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“I Wiggled My Toes … Hallelujah!: An Unforeseen Journey of Recovery from Brain Surgery,” by Joseph C. Salvo (2021, Westbow Press)
Salvo, who lives in Mashpee, had an operation in March 1999 to remove an orange-sized brain tumor. After a 12-hour operation, he says, he was totally paralyzed on the left side of his body and partially paralyzed on the right side. Medical staff told him he could hope to use a walker down the road, but that would be the most mobility he would have. This book is the story of how he beat those odds, walking out of a rehabilitation home three and a half weeks later after “working every waking moment” to walk. Salvo is hoping his story of him could inspire others in a similar situation, and also says he is willing to speak or meet with anyone who needs help.
“A Day of Surprises,” by Auralie Catherine Currier (2021, independently published)
Currier, who grew up in Wellfleet, now works as a clinical oncology nurse/oncology nurse practitioner and says she has “a passion for prevention, survivorship and healing.” She says she wrote this first children’s book with a hope to “inspire young children and their parents to live a life with abundant good health, starting when they are young.” In the book, young Haley and Matthew live on a farm and are surprised when they are asked to take care of their aunt’s puppy while she recovers from being sick in the hospital. They learn how to not only take care of the puppy but also how they too can stay healthy and strong. Currier includes a worksheet at the end to help kids to think about their good, better and best health habits, including wholesome foods, exercise and sleep. The book is best for ages 1-7, but Currier says ages 27-107 would enjoy it, too.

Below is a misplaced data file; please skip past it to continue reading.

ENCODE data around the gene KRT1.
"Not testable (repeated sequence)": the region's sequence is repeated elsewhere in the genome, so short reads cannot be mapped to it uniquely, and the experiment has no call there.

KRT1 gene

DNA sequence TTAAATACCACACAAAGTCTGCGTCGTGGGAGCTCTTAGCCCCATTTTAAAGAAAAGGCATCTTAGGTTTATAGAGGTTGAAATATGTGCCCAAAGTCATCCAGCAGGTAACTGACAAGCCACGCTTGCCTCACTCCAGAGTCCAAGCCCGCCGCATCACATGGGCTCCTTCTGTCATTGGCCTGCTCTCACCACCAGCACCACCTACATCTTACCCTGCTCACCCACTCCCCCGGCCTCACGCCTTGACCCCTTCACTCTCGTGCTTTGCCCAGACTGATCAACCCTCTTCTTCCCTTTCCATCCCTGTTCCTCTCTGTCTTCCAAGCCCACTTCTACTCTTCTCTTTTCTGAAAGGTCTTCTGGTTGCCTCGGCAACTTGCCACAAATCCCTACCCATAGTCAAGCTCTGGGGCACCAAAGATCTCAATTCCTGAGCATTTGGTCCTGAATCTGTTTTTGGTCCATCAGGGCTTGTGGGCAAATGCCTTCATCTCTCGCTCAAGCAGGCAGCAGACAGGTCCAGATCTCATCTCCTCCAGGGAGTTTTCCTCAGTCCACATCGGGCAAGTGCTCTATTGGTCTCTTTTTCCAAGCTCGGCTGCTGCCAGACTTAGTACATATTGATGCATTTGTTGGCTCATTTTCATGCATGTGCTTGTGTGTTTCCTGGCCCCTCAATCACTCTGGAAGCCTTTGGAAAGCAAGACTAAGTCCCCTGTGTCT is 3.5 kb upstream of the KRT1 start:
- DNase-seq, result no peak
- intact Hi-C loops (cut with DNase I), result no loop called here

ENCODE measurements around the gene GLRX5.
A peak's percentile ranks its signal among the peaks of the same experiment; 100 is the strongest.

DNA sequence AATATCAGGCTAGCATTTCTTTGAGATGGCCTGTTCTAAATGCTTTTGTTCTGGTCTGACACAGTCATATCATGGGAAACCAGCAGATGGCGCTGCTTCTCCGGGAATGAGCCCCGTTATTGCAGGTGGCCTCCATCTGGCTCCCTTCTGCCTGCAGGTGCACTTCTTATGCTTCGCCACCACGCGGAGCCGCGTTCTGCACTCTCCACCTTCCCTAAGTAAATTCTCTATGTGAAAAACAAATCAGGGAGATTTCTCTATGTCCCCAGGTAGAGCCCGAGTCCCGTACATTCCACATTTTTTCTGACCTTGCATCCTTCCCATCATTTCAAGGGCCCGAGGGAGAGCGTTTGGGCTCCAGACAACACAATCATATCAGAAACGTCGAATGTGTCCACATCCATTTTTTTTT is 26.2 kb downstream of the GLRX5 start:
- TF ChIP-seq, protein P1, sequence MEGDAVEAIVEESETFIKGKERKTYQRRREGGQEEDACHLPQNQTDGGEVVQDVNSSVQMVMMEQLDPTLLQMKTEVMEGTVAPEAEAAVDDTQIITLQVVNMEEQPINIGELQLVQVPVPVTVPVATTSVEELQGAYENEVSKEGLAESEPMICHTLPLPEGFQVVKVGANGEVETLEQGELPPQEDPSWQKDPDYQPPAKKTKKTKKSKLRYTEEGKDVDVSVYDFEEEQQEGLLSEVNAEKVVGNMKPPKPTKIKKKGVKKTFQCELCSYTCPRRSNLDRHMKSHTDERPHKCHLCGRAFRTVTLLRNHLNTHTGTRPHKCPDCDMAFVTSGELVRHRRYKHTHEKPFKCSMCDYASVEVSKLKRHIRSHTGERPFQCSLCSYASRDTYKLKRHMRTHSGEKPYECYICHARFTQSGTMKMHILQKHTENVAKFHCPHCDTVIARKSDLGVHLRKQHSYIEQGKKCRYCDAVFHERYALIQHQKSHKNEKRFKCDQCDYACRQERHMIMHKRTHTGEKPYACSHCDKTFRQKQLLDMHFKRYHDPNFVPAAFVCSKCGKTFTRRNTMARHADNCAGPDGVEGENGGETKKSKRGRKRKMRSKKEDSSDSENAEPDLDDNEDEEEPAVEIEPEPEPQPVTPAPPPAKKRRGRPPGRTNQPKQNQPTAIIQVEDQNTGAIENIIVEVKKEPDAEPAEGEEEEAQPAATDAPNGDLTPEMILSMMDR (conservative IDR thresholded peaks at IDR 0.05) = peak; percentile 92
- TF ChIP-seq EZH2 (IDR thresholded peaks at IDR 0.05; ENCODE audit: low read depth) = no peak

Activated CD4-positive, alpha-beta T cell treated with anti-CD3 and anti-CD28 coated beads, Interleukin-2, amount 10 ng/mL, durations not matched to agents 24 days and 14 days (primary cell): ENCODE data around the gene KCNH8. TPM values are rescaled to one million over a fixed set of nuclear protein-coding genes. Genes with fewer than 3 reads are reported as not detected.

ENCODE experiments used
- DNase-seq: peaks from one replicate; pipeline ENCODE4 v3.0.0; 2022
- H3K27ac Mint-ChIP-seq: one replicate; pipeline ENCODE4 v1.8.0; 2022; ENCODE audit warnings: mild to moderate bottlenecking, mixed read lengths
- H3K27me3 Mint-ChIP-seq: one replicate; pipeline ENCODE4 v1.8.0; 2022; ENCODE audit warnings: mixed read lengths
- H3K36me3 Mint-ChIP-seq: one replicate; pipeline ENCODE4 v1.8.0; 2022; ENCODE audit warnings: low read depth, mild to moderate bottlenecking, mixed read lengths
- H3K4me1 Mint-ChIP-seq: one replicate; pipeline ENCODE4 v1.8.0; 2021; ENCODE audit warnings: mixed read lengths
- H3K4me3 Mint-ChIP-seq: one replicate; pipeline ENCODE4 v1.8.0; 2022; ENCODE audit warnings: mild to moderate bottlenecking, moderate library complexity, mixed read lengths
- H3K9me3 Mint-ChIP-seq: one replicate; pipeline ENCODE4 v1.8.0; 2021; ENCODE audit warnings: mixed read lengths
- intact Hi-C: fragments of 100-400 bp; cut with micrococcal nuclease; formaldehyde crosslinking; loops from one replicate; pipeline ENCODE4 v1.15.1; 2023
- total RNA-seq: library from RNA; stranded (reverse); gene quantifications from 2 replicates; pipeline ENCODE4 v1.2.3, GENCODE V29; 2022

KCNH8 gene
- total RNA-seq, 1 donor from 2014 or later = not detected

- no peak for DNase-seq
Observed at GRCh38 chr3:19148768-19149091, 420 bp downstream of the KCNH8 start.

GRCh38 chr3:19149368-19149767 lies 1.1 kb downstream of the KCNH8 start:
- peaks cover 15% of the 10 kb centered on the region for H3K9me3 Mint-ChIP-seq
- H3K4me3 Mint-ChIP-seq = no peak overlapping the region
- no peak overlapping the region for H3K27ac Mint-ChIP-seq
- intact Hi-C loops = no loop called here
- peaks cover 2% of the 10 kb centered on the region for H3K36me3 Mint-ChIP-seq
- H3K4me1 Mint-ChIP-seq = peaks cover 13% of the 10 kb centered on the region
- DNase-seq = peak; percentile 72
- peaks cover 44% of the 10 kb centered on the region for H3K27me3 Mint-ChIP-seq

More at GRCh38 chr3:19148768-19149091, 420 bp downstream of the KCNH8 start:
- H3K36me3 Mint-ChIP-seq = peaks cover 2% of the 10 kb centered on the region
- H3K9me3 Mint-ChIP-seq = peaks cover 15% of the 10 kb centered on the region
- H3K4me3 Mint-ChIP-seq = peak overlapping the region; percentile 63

Lots of choices:Cold-weather reading: 5 new books by Cape Cod authors
And one sequel (well, two)
“Searching for Icebergs” and “Letters from Santa: Be the Right Spark,” by James P. Holmes (2021 and 2022, independently published)
In August, I described Holmes of East Falmouth as a prolific author because he had published three books in 2021. But he wasn’t done — he’s since published two sequels. “Searching For Icebergs” is the second book in the The Mailbox Mystery series, and finds hero Jack Harrington, back in Wellfleet after a tour in Afghanistan, sought after for the skills he learned in military intelligence. Jack discovers what is described as “an ugly reality that has tentacles reaching around the world.” Holmes also recently submitted for publication “Be the Right Spark,” the “Letters to Santa” sequel to his book about a Wellfleet girl who asks Santa to not visit her home for fear of passing on COVID-19, and the effort to prove that Christmas magic is stronger than the pandemic. Look for that holiday-oriented sequel soon.
Are you a Cape Cod author with a new book? Contact Kathi Scrizzi Driscoll at email@example.com to be considered for future book columns.